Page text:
Oversleeping could be Alzheimer's sign

Sleeping for more than nine hours a night could be an early warning sign of Alzheimer's disease, research suggests.

Sleeping for more than nine hours a night may be an early warning sign of Alzheimer's disease, US research suggests.

An inability to get out of bed may be a symptom rather than a cause of the brain changes that lead to dementia, according to new research published in the journal Neurology.

Researchers in the US found people who consistently slept for more than nine hours each night were twice as likely to develop dementia during the next 10 years as those sleeping nine hours or less.

Participants without a high school degree who slept for more than nine hours increased their risk sixfold, suggesting that education lessened the effect.

"Self-reported sleep duration may be a useful clinical tool to help predict persons at risk of progressing to clinical dementia within 10 years," lead research author Dr Matthew Pase said.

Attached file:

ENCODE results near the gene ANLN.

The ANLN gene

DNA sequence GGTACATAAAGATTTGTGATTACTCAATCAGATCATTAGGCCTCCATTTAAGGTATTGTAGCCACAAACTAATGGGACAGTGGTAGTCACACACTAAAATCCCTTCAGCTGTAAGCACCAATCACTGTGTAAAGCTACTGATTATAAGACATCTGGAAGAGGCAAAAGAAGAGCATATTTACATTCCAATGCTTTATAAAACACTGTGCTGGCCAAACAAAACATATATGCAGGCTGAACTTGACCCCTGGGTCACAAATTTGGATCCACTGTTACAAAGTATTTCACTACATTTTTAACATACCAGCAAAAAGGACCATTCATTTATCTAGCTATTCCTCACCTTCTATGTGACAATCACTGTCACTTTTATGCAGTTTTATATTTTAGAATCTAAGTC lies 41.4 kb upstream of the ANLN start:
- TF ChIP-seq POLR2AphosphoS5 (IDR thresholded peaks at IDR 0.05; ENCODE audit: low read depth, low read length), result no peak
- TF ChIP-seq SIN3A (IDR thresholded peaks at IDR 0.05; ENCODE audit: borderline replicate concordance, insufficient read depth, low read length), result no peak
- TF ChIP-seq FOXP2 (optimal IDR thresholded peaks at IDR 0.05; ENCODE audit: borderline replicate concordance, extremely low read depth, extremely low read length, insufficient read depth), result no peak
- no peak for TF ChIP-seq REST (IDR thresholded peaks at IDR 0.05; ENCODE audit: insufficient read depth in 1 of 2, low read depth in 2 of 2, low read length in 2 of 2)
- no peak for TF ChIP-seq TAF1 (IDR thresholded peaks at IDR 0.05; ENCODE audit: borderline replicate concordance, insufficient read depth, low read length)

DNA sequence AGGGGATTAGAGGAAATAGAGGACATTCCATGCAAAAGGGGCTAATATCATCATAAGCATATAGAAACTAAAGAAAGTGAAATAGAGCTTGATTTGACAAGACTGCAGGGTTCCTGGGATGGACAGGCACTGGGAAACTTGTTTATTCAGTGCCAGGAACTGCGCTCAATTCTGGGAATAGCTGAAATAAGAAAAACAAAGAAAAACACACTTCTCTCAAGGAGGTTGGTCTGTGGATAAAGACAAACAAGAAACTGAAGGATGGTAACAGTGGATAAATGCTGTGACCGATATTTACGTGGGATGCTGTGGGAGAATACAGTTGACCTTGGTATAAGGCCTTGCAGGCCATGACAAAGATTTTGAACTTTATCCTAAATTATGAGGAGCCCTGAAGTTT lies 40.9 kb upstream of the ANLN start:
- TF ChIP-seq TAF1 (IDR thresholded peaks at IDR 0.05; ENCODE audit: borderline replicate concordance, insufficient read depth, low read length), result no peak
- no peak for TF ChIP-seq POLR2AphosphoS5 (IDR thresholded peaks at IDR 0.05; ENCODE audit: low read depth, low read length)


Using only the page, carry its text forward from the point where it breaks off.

"Persons reporting long sleep time may warrant assessment and monitoring for problems with thinking and memory."

Another study found that developing rambling speech might also be an early indication of mild cognitive impairment, which can lead to Alzheimer's.

The new findings are based on data from more than 2400 patients enrolled in the Framingham Heart Study, a major US investigation into heart disease risk factors.

Participants, who had an average age of 72, were asked how long they typically slept each night and observed during a period of 10 years.

A total of 234 cases of dementia were recorded in the follow-up period.

"While unusual sleep patterns are common for people with dementia, this study adds to existing research suggesting that changes in sleep could be apparent long before symptoms like memory loss start to show," Dr Rosa Sancho from Alzheimer's Research UK said.

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